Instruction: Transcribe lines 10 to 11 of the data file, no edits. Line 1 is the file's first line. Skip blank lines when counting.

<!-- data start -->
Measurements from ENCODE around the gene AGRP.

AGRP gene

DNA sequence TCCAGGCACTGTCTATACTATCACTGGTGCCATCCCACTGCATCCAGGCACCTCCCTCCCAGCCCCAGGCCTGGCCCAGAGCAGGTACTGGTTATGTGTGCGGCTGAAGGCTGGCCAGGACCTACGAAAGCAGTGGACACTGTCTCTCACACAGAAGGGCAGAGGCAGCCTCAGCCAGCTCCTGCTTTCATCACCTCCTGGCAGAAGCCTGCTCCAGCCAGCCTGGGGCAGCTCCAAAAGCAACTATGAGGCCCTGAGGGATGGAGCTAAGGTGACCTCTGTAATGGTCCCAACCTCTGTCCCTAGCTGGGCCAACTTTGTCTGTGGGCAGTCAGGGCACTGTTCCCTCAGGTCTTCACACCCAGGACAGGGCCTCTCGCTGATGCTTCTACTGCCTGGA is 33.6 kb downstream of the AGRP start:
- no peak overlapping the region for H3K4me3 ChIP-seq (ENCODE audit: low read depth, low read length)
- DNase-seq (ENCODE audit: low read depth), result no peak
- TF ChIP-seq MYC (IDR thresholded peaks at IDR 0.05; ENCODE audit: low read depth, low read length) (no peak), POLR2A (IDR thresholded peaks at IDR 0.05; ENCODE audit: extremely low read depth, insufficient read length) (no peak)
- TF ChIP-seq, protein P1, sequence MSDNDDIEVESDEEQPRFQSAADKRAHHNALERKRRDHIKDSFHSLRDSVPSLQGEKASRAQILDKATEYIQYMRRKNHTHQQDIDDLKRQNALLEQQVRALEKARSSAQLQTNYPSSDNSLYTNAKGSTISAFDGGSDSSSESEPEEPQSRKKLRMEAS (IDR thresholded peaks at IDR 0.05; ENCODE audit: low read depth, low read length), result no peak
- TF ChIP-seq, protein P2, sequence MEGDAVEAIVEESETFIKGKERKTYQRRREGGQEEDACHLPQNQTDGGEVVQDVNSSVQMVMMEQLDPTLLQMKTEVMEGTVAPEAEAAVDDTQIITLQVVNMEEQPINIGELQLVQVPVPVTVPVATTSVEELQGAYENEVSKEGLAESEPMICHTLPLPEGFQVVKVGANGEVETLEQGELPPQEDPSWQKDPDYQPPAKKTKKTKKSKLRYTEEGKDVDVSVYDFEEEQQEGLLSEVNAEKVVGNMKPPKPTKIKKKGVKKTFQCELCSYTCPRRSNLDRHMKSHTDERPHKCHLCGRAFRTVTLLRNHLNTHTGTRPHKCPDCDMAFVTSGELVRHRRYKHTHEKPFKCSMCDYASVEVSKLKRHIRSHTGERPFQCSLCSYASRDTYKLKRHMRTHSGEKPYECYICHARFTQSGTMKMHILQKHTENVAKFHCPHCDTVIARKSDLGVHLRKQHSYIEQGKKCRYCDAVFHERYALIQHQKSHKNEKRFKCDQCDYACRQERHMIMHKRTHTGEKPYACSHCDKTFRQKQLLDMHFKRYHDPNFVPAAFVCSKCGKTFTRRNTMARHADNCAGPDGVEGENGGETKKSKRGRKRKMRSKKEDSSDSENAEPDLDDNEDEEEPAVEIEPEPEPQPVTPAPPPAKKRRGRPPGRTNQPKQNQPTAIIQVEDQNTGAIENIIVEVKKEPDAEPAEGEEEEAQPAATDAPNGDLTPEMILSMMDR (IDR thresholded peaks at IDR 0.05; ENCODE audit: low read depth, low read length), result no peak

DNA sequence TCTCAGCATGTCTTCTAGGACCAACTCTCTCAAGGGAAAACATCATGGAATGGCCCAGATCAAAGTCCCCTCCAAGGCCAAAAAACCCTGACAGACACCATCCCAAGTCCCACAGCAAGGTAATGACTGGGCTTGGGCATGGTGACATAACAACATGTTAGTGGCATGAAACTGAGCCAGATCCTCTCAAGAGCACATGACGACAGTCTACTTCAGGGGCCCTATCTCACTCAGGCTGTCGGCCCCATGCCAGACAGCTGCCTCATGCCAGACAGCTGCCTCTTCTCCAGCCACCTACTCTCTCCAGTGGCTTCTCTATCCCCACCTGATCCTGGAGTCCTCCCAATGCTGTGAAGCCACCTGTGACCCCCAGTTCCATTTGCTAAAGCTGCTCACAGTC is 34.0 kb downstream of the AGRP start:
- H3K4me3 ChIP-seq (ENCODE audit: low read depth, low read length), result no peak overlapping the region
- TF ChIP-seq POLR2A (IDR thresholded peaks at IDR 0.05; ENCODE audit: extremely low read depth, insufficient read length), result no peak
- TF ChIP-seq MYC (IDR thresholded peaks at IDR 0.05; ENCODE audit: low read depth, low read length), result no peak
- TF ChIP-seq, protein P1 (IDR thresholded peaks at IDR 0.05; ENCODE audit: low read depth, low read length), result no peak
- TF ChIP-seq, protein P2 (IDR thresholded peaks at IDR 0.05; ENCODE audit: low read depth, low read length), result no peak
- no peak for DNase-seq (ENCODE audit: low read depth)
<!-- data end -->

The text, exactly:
- H3K4me3 ChIP-seq (ENCODE audit: low read depth, low read length), result no peak overlapping the region
- TF ChIP-seq POLR2A (IDR thresholded peaks at IDR 0.05; ENCODE audit: extremely low read depth, insufficient read length), result no peak